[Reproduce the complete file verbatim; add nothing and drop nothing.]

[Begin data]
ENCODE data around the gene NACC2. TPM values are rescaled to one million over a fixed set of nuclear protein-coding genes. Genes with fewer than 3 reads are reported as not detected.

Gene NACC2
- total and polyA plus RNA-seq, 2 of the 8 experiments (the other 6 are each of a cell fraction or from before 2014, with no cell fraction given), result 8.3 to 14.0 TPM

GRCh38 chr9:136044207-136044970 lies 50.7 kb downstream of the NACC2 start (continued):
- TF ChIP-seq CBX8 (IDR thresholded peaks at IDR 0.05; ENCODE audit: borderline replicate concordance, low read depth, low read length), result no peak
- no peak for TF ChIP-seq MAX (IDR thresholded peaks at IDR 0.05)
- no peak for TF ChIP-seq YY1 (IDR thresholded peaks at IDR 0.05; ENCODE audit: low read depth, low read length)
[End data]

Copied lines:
ENCODE data around the gene NACC2. TPM values are rescaled to one million over a fixed set of nuclear protein-coding genes. Genes with fewer than 3 reads are reported as not detected.

Gene NACC2
- total and polyA plus RNA-seq, 2 of the 8 experiments (the other 6 are each of a cell fraction or from before 2014, with no cell fraction given), result 8.3 to 14.0 TPM

GRCh38 chr9:136044207-136044970 lies 50.7 kb downstream of the NACC2 start (continued):
- TF ChIP-seq CBX8 (IDR thresholded peaks at IDR 0.05; ENCODE audit: borderline replicate concordance, low read depth, low read length), result no peak
- no peak for TF ChIP-seq MAX (IDR thresholded peaks at IDR 0.05)
- no peak for TF ChIP-seq YY1 (IDR thresholded peaks at IDR 0.05; ENCODE audit: low read depth, low read length)